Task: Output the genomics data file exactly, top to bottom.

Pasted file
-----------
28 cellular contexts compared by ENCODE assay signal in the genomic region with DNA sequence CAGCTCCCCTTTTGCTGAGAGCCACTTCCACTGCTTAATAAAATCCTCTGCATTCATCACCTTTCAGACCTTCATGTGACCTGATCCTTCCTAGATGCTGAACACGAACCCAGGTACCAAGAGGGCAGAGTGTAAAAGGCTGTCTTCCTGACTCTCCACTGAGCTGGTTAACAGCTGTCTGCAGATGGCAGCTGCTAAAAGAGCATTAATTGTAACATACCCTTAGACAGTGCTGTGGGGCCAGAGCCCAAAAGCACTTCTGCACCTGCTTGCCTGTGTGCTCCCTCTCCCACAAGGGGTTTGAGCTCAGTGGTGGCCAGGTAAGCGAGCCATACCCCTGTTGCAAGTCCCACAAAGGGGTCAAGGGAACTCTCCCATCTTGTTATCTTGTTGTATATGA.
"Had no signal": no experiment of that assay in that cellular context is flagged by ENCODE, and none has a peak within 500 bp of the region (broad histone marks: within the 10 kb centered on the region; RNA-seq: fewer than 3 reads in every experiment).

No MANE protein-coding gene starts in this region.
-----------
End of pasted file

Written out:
28 cellular contexts compared by ENCODE assay signal in the genomic region with DNA sequence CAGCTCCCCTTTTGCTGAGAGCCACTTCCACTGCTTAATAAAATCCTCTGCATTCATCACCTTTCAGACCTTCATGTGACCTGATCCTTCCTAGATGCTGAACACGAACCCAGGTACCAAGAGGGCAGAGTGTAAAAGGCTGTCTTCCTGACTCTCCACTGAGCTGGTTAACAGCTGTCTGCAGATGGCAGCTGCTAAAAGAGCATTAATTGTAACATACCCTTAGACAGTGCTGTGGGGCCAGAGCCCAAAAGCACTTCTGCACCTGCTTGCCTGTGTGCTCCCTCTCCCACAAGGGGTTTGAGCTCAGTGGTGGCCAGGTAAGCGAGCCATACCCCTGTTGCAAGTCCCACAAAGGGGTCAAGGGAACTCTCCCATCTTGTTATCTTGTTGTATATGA.
"Had no signal": no experiment of that assay in that cellular context is flagged by ENCODE, and none has a peak within 500 bp of the region (broad histone marks: within the 10 kb centered on the region; RNA-seq: fewer than 3 reads in every experiment).

No MANE protein-coding gene starts in this region.